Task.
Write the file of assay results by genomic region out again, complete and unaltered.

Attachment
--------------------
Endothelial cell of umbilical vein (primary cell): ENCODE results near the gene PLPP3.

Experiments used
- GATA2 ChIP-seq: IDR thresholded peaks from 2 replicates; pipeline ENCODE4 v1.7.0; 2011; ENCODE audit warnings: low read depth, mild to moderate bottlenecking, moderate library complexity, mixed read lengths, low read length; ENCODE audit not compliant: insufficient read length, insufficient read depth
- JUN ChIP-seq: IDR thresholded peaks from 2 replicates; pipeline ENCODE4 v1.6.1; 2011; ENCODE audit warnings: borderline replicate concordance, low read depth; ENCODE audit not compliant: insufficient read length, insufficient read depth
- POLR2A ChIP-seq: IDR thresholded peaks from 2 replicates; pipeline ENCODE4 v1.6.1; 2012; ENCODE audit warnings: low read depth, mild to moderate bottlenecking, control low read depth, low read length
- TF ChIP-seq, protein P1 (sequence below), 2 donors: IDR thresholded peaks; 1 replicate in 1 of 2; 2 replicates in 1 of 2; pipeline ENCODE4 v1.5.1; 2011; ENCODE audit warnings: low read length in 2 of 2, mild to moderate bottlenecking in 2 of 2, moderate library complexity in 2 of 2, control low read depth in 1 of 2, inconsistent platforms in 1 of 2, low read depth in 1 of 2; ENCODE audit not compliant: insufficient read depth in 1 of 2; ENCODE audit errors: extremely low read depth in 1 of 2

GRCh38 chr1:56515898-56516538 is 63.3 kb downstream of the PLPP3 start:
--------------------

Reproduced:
Endothelial cell of umbilical vein (primary cell): ENCODE results near the gene PLPP3.

Experiments used
- GATA2 ChIP-seq: IDR thresholded peaks from 2 replicates; pipeline ENCODE4 v1.7.0; 2011; ENCODE audit warnings: low read depth, mild to moderate bottlenecking, moderate library complexity, mixed read lengths, low read length; ENCODE audit not compliant: insufficient read length, insufficient read depth
- JUN ChIP-seq: IDR thresholded peaks from 2 replicates; pipeline ENCODE4 v1.6.1; 2011; ENCODE audit warnings: borderline replicate concordance, low read depth; ENCODE audit not compliant: insufficient read length, insufficient read depth
- POLR2A ChIP-seq: IDR thresholded peaks from 2 replicates; pipeline ENCODE4 v1.6.1; 2012; ENCODE audit warnings: low read depth, mild to moderate bottlenecking, control low read depth, low read length
- TF ChIP-seq, protein P1 (sequence below), 2 donors: IDR thresholded peaks; 1 replicate in 1 of 2; 2 replicates in 1 of 2; pipeline ENCODE4 v1.5.1; 2011; ENCODE audit warnings: low read length in 2 of 2, mild to moderate bottlenecking in 2 of 2, moderate library complexity in 2 of 2, control low read depth in 1 of 2, inconsistent platforms in 1 of 2, low read depth in 1 of 2; ENCODE audit not compliant: insufficient read depth in 1 of 2; ENCODE audit errors: extremely low read depth in 1 of 2

GRCh38 chr1:56515898-56516538 is 63.3 kb downstream of the PLPP3 start: